On Tuesday I gave a talk called “Arithmetic and Butter” at the Quantified Self meeting in Sunnyvale. I had about 10 slides but this one mattered most:
It shows how fast I did simple arithmetic problems (e.g., 2*0, 9-6, 7*9) before and after I started eating 1/2 stick (60 g) of butter every day. The x axis covers about a year. The butter produced a long-lasting improvement of about 30 msec.
I think the hill shape of the butter function is due to running out of omega-3 in Beijing — my several-months-old flaxseed oil had gone bad, even though it had been frozen. When I returned to Berkeley and got fresh flaxseed oil, my scores improved.
This isn’t animal fat versus no animal fat. Before I was eating lots of butter, I was eating lots of pork fat. It’s one type of animal fat versus another type. Nor is it another example of modern processing = unhealthy. Compared to pork fat, butter is recent.
Most scientists think philosophy of science is irrelevant. Yet this line of research (measuring my arithmetic speed day after day, in hopes of accidental discovery) derived from a philosophy of science, which has two parts. First, scientific progress has a power-law distribution. Each time we collect data, we sample from a power-law-like distribution. Almost all samples produce tiny progress; a very tiny fraction produce great progress. Each time you collect data, in other words, it’s like buying a lottery ticket. I realized that a short easy brain-function test allowed me to buy a large number of lottery tickets at low cost. Second, we underestimate the likelihood of extreme events. Nassim Taleb has argued this about the likelihood of extreme negative events (which presumably have a power-law distribution); I’m assuming the same thing about extreme positive events (with a power-law distribution). We undervalue these lottery tickets, in other words. Perhaps all scientists hope for accidental discoveries. I seem to be the first to use a research strategy that relies on accidental discoveries.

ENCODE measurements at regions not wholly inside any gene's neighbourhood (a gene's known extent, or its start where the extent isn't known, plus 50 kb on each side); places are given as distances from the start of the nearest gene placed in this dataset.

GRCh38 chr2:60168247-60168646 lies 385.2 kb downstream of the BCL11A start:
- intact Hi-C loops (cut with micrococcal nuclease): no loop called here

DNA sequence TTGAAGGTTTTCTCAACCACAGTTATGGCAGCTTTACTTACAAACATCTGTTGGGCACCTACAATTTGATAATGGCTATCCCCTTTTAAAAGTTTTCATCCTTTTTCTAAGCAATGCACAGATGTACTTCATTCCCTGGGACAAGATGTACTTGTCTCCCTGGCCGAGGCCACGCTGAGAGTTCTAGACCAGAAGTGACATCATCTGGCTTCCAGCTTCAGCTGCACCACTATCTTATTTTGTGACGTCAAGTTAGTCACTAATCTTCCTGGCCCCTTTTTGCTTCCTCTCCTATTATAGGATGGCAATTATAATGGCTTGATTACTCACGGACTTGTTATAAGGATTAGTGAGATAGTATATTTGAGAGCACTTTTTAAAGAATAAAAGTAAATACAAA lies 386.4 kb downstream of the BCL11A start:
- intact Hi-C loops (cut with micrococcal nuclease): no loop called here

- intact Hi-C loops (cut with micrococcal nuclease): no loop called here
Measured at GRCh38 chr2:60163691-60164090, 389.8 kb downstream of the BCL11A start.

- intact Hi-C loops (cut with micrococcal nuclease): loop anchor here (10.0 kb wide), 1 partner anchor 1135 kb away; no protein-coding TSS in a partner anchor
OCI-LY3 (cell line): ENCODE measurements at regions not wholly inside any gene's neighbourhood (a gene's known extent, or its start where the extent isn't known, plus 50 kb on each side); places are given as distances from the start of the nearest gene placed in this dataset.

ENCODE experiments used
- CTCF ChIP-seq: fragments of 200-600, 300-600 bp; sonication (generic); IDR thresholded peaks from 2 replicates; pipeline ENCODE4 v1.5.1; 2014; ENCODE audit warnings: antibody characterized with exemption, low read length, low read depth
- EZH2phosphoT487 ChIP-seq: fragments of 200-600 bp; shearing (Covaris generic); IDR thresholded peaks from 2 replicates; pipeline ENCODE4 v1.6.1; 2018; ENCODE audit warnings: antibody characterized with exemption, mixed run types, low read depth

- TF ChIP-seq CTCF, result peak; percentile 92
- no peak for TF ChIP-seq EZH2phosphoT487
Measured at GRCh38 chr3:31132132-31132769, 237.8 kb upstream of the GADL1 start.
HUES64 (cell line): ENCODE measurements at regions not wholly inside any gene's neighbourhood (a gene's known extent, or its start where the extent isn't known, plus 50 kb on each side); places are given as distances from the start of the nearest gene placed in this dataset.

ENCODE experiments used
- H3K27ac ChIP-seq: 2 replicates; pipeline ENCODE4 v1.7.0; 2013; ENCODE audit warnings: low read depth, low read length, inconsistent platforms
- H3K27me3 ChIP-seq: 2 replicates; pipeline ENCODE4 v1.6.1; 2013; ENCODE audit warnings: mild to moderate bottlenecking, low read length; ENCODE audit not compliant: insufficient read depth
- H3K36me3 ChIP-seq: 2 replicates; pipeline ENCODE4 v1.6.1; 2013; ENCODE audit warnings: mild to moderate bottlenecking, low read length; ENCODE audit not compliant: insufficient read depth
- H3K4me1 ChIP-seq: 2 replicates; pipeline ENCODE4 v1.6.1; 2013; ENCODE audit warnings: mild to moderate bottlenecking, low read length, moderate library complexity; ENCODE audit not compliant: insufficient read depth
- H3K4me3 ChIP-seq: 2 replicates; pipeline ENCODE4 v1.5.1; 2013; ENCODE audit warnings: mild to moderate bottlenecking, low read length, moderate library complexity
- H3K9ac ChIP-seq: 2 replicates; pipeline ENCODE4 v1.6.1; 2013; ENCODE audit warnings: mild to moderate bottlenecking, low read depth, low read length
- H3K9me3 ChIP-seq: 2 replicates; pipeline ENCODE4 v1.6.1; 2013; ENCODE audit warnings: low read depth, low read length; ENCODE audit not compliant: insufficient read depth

In the graph, note that one point (actually, two) is down at 560 msec. This suggests there’s room for improvement.